I have loved dictionaries since my father bought me one at Scribner’s I tried to sleep with it, but my mother thought that was creepy; I must confess I often read the dictionary with a flashlight after the mandatory “lights out.”

One of my all-time favorite words I gleaned from the dictionary was UBIQUITOUS, a word which I sadly mispronounced until I heard it pronounced-- I never learned phonetics.

Some of you may be rolling your eyes wondering if I am ever going to make a point. Here is my point, folks. GRALAND HISTORY IS EVERYWHERE-- hence, ubiquitous.
Graland history is not two books lovingly chronicled by Mrs. Gorham and Ms. Fetter; Graland history is not the peripatetic ramblings I post on Facebook and the Graland website; Graland history is not just a bunch of “stuff” that could possibly careen out of the Graland-green filing cabinets in the basement of the Georgia Nelson building.

If you look carefully around our school, you will find history almost everywhere you look. Take a half-day off and tour the campus or spend two hours with me -- I can walk fast. Every plaque has a history; every building has a history. Permit a mere glimpse into some of the school’s history that awaits you.

Begin your tour at the entrance to the Georgia Nelson Building. Turn your eyes to the right and left and notice the terracotta tiles; read the information that relates the history of the tiles. Enter the building, turn to your left, and read. There is a load of information there, and so many stories I might relate. Look for MONTEM.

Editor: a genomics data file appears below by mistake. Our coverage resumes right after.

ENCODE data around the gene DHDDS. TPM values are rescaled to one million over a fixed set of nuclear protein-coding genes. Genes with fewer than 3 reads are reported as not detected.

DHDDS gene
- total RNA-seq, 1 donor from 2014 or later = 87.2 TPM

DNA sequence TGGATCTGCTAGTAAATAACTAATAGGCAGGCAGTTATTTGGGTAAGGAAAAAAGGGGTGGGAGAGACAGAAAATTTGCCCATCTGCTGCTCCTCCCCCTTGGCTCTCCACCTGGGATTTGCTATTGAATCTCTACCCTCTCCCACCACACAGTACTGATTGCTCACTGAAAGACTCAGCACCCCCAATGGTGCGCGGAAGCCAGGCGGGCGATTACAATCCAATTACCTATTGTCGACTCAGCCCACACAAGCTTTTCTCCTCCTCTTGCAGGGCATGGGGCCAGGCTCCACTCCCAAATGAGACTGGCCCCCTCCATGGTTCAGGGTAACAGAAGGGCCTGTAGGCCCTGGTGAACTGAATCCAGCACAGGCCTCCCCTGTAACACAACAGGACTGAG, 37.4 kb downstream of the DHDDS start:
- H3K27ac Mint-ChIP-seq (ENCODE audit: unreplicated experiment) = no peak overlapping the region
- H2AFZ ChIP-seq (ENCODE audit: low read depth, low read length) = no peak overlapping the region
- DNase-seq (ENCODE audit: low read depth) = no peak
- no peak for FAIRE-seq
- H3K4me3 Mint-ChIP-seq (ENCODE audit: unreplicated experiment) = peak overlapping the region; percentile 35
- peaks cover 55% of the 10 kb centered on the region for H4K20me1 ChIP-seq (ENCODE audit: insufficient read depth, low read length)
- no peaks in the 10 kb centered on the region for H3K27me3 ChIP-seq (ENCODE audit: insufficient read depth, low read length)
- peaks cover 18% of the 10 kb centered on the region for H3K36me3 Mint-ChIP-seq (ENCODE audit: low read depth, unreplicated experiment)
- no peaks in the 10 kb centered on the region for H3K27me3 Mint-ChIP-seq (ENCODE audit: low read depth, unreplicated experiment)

Keep walking-- you are still on the first floor. Who or what is the Snooky Award?; where is the Graland Half-Century plaque? Don’t forget to say hi to Miss Nelson -- don’t you dare call her Georgia! While you are there, memorize her immortal words.

I guess you have heard enough about the Master Teachers’ Wall in previous postings. So, race up the stairs and find the horse in the plastic case. What a great story! Look at the tiny reproductions of the Allen True Murals and read all about this wonderful gift.

Don’t forget to go to the Caulkins Boardroom and look around. Read about John Comfort, Walter Rosenberry, and Fred Hamilton. Can you see anything there that might interest me? One item is HUGE.

As you leave the Boardroom, look for a painting. Josh also has a wonderful picture in his office of the faculty from the early days. Go see it -- just don’t interrupt a meeting. You might want to stop in Julie Stretz’s room and whisper, “Margo!” There is a great Graland story there -- and eleven framed pictures.

While you are in the Georgia Nelson Bldg, see if you can find anything else that defines in your mind the word history. I’ll give you one hint: the Permanent Art Collection. Now, that is everywhere. Did you notice the first artwork that began our collection? If you didn’t see it, run downstairs to the first floor. Ask Parthenia or Linda where it is. One last request -- take the elevator to the basement and look for the aerial view of the school (not in the hallway) and the ninth grade etchings.

I could continue this tour, but having my readers nodding off is not on my to-do list for today. By the way, your second stop should be the Fieldhouse. What history awaits!

I feel a scavenger hunt coming on. . . Now, that would be a great way to end the school year or to begin a reunion. Goodbye for now.

Carpe historiam!


Graland Country Day School

55 CLERMONT STREET    DENVER, CO 80220    303.399.0390   
Graland Country Day School is a private school in Denver, Colorado, serving students in preschool, kindergarten, elementary, and middle school. Founded in Denver in 1924, Graland incorporates a rich, experiential learning approach in a traditional classroom setting, emphasizing the development of globally and socially conscious leaders who excel academically.